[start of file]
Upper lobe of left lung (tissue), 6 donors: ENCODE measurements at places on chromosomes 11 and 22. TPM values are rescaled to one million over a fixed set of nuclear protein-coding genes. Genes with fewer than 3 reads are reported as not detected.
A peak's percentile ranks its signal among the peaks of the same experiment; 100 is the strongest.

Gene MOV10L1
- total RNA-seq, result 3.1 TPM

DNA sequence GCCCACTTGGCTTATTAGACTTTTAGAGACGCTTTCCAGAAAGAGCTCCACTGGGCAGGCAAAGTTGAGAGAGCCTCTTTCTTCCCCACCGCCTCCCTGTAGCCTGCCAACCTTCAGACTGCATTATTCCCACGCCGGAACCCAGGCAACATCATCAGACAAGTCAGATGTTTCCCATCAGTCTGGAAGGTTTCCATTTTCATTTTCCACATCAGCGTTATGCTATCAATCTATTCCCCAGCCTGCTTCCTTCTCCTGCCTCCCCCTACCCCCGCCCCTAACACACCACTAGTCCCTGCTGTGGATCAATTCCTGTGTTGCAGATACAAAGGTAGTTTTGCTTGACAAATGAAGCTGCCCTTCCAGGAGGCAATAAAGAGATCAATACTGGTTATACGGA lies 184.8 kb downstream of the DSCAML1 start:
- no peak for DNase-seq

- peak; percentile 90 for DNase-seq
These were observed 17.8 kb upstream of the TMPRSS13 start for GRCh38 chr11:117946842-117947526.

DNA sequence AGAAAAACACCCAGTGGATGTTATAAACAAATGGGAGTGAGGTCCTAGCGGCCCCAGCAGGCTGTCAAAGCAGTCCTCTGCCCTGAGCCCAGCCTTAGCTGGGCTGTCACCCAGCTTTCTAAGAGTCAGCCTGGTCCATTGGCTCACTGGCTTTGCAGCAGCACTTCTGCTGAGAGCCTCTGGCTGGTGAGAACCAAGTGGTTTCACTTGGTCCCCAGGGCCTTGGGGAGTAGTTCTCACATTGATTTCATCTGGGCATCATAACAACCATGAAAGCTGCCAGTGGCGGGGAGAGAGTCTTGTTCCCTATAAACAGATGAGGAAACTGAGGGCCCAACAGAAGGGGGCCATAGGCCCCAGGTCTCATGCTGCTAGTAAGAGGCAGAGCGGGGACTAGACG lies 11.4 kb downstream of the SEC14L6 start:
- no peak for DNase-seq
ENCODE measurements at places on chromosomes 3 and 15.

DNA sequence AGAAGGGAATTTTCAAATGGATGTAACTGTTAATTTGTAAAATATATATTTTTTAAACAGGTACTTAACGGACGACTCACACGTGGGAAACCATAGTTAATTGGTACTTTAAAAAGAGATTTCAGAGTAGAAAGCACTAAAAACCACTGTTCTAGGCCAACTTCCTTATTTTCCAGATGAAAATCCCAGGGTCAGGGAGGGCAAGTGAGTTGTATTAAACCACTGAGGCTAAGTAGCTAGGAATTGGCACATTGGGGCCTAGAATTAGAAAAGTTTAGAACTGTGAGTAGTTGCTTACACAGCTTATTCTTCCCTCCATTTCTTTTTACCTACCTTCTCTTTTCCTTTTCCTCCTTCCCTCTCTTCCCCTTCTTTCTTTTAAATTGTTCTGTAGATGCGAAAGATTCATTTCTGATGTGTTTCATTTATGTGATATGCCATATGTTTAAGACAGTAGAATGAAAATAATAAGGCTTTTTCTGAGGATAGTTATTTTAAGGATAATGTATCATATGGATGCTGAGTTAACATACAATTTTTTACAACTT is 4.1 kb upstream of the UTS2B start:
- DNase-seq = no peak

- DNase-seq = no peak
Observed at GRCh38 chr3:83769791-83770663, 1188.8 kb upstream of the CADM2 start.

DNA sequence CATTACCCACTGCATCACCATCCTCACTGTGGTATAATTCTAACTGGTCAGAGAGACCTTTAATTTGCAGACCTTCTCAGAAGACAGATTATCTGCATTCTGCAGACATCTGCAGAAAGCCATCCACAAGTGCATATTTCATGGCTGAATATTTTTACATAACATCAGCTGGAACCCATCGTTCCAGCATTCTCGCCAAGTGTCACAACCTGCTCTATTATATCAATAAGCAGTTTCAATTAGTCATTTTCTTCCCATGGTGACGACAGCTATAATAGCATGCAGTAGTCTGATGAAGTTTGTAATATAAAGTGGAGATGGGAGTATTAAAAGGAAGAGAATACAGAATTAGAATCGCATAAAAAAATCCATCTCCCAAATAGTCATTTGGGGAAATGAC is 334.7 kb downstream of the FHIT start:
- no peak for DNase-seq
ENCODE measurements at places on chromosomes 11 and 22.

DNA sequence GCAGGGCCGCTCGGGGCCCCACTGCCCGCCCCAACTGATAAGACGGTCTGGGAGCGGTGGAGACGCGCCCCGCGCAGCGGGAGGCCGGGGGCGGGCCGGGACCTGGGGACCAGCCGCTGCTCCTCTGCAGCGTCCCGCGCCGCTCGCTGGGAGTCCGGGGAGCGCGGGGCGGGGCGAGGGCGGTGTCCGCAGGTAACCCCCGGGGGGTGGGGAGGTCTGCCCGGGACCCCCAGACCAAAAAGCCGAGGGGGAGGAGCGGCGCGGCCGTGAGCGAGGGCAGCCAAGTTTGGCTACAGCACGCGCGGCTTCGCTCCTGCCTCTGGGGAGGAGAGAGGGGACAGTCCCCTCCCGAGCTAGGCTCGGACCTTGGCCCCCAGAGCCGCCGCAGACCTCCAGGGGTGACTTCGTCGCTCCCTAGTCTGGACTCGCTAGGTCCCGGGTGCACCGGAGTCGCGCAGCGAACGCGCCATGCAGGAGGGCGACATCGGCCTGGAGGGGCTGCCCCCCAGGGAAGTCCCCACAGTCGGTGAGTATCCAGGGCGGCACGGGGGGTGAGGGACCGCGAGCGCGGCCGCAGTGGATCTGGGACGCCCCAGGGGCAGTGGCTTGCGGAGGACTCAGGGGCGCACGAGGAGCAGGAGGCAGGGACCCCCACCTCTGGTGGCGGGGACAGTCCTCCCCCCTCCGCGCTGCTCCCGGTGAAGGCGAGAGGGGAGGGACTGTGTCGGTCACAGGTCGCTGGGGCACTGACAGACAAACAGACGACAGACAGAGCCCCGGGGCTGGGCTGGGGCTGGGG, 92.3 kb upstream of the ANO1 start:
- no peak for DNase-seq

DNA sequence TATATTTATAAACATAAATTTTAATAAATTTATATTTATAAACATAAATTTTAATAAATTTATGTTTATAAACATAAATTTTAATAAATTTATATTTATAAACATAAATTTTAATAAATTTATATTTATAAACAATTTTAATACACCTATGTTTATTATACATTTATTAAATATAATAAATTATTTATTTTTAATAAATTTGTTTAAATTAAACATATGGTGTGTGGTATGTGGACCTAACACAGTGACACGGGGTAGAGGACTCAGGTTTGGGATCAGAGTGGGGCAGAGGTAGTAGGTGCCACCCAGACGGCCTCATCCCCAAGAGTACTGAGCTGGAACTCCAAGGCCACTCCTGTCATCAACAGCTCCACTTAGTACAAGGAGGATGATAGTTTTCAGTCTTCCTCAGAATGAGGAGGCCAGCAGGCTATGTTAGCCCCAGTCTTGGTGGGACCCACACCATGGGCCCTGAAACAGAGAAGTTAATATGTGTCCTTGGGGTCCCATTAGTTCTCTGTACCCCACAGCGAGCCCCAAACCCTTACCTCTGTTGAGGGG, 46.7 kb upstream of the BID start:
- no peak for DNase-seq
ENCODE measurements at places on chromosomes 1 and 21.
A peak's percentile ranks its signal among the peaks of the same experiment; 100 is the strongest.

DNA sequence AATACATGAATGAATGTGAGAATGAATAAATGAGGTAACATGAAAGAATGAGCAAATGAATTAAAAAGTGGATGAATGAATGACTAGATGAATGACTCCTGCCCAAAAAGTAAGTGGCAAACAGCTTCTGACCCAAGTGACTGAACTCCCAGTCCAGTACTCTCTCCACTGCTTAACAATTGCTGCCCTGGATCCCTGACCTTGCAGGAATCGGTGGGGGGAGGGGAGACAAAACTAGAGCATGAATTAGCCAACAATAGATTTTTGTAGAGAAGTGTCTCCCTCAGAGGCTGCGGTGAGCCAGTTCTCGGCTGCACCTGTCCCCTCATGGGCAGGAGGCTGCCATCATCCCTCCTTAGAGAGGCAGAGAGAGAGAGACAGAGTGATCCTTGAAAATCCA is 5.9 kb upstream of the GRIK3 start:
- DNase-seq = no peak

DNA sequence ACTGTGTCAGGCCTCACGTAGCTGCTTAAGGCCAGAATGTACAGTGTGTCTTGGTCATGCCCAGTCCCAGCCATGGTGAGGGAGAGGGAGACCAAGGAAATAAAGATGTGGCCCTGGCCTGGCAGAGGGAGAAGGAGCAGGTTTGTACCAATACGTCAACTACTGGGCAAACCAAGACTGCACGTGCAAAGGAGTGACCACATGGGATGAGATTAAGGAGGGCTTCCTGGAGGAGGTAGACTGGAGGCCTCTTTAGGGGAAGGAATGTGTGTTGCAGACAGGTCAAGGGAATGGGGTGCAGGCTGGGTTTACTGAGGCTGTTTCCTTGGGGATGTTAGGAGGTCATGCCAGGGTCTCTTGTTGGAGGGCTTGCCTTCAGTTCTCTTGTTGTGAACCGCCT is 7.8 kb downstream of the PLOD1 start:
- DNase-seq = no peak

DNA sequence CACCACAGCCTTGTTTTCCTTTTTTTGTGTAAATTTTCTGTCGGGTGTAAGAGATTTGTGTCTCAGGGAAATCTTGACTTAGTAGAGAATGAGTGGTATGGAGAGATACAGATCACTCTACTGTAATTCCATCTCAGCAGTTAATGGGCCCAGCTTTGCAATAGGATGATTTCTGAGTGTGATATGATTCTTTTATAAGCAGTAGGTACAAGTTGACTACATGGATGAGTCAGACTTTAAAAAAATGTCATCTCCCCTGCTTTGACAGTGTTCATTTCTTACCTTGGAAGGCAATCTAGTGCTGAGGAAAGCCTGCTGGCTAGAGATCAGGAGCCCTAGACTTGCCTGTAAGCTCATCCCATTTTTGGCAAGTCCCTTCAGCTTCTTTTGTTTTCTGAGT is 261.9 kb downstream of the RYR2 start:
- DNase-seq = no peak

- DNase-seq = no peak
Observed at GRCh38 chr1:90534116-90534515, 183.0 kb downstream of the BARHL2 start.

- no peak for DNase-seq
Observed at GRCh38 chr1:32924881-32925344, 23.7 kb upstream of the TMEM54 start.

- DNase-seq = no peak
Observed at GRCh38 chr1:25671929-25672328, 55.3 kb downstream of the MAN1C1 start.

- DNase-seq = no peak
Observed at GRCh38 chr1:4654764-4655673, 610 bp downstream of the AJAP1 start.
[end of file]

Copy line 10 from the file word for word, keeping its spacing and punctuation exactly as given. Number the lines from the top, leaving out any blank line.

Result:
- no peak for DNase-seq